Roman Catholics try to justify devotion to Mary by quoting John 19:26-27 and I'll be quoting from Roman Catholic translations instead of the Authorized Version of 1611 which I uphold as the only Bible translation that Christians can use:
When Jesus saw His mother and the disciple there whom He loved, He said to his mother, "Woman, behold, your son." Then He said to the disciple, "Behold, your mother." And from that hour the disciple took her into his home. (New American Bible)
Jesus saw his mother and the disciple he loved standing there; so he said to his mother, "He is your son." Then he said to the disciple, "She is your mother." From that time the disciple took her to live in his home. (Good News Translation)
That is their defense to why indeed we should have devotion to Mary. It's very easy for them to say that they don't worship Mary but they only pray for her or they don't pray to her at all. It's true Jesus honored His earthly mother but just because He honored certain people doesn't mean that they should be prayed to. Jesus never told His mother to mediate for people.
What did Jesus really mean when he told John "behold your mother"?
Here's something that I found interesting from Just For Catholics:
There were several other disciples beneath the cross. If He meant to appoint Mary the mother of His church, surely He would have addressed all the disciples present. But instead He addressed Mary and John as individuals. At the hour of His death, the Lord asked His beloved disciple, John, to take care of Mary with filial affection and comfort her in her loneliness as a true son would. That John so understood the Lord's words is clear from his own explanation in the sentence immediately following: "And from that hour the disciple took her to his own home."
From Got Questions we also get this statement on the seven last words of Jesus:
(5) "Dear Woman, here is your son!" and "Here is your mother!" When Jesus saw His mother standing near the cross with the Apostle John, whom He loved, He committed His mother’s care into John’s hands. And from that hour John took her unto his own home (John 19:26-27). In this verse Jesus, ever the compassionate Son, is making sure His earthly mother is cared for after His death.
Jesus was making sure that John took His place to care for His earthly mother. This is most likely an instruction to care for those in need. Mary herself no longer had a husband and how he died is not even recorded in Scripture. John was tasked to take care of Mary. Jesus wouldn't hand over care of His mother to His unbelieving half-brothers and half-sisters. Jesus knew His time has come and He knew that Mary had to be take care of. It's a picture of telling Christians to care for those who in the most need of help. Mary was probably considered aged during her time. If she wasn't a sinner then why would she need care. Getting sick and growing old are all parts of the consequences of sin. If yo don't grow old you die young because of sin.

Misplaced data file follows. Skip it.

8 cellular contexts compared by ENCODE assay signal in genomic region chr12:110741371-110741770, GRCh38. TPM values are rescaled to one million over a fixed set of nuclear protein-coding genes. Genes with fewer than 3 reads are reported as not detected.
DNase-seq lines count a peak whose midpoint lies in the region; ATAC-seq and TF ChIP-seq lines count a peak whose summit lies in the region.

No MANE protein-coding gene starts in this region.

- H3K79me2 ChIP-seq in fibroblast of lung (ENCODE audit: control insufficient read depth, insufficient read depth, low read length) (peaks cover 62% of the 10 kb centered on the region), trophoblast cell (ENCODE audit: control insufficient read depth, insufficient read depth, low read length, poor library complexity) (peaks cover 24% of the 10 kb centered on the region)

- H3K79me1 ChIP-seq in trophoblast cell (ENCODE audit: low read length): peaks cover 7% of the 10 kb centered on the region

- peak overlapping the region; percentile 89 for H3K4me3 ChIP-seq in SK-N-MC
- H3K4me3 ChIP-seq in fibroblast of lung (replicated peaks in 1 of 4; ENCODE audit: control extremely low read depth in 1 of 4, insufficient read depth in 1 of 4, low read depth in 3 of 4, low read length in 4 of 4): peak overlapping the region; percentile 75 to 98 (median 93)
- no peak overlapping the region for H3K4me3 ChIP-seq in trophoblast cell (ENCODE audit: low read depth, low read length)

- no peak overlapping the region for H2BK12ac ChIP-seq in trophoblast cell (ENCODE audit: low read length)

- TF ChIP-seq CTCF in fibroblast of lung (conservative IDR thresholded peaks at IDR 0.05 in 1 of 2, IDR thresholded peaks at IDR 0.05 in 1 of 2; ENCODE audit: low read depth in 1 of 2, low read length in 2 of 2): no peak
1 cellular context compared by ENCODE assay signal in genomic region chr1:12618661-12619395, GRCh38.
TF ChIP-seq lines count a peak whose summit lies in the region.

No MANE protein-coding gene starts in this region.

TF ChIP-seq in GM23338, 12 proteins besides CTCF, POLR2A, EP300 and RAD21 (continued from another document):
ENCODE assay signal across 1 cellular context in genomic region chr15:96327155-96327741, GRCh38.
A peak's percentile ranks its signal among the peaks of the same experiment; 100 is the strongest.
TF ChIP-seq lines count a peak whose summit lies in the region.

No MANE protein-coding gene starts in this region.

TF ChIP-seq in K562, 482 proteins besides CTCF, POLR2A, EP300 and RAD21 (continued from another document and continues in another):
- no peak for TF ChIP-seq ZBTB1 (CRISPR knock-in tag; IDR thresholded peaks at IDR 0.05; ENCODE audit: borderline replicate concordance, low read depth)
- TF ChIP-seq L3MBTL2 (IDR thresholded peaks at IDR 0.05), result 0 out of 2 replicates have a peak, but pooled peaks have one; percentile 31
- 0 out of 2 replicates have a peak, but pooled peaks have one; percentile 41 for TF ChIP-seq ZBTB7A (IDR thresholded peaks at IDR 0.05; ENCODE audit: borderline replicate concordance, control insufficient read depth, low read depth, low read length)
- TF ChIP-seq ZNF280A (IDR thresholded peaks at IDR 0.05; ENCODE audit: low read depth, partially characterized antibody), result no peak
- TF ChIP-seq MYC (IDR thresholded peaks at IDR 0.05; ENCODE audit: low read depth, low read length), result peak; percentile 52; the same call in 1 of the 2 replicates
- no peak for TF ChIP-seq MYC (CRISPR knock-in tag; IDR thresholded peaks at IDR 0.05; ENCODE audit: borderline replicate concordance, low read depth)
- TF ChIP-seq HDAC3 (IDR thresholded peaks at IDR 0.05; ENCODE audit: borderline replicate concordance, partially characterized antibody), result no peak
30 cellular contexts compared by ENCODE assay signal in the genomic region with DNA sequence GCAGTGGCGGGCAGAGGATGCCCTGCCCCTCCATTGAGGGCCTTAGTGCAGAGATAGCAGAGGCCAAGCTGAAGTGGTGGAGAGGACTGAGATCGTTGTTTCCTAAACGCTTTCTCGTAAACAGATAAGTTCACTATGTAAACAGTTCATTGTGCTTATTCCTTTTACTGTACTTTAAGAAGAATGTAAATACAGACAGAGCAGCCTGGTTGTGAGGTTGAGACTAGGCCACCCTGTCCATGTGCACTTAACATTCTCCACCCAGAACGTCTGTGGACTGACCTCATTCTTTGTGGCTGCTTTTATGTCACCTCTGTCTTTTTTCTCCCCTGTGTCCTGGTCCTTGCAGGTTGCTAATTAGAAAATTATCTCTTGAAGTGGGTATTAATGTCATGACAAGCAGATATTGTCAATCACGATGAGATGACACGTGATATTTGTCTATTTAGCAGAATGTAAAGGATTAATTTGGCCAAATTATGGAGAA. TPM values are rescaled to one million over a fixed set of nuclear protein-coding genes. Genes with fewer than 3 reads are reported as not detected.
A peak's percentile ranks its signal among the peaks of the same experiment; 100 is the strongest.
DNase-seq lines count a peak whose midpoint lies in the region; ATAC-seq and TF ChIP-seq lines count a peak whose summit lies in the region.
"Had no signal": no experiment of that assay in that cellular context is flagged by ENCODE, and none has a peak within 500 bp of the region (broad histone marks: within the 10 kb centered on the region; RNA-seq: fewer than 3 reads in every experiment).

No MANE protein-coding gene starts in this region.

Going back to the scene of a wedding feast in Cana
Let's reread John 2:1-12 to understand the story that Roman Catholics are taking out of context. We notice that Jesus didn't call Mary as "mother" but "woman". Even the New American Bible which is an approved Roman Catholic translation has this footnote about the term "woman" concerning John 2:4:
This verse may seek to show that Jesus did not work miracles to help his family and friends, as in the apocryphal gospels. Woman: a normal, polite form of address, but unattested in reference to one’s mother. Cf. also Jn 19:26. How does your concern affect me?: literally, "What is this to me and to you?"—a Hebrew expression of either hostility (Jgs 11:12; 2 Chr 35:21; 1 Kgs 17:18) or denial of common interest (Hos 14:9; 2 Kgs 3:13). Cf. Mk 1:24; 5:7 used by demons to Jesus. My hour has not yet come: the translation as a question ("Has not my hour now come?"), while preferable grammatically and supported by Greek Fathers, seems unlikely from a comparison with Jn 7:6, 30. The "hour" is that of Jesus’ passion, death, resurrection, and ascension (Jn 13:1).
Even the NAB as a Roman Catholic translation has a footnote that ends up acknowledging that Jesus politely told His mother to know her place. Mary fully understood why. Although she's the mother of Jesus in His humanity but she knew she carried the Son of God in her womb. She knew that before she was born that Jesus made her. Although Roman Catholics don't teach that Mary is God (and they shun it as heresy) or that they believe that Jesus created Mary or that He created His mother but they end up deifying Mary without knowing it.
The footnote of John 19:26-27 from the NAB also says:
This scene has been interpreted literally, of Jesus’ concern for his mother; and symbolically, e.g., in the light of the Cana story in Jn 2 (the presence of the mother of Jesus, the address woman, and the mention of the hour) and of the upper room in Jn 13 (the presence of the beloved disciple; the hour). Now that the hour has come (Jn 19:28), Mary (a symbol of the church?) is given a role as the mother of Christians (personified by the beloved disciple); or, as a representative of those seeking salvation, she is supported by the disciple who interprets Jesus’ revelation; or Jewish and Gentile Christianity (or Israel and the Christian community) are reconciled.
That alone is a contradiction of the first account. If they try and take it in context, normally you don't call your mother as "woman" in a form of respect. Try to notice the problem behind thinking that John became an example that Christians must have Mary as their Heavenly Mother. This is a problem that many Roman Catholics need to answer.
Why did Jesus hand the responsibility to John if he had brothers and sisters?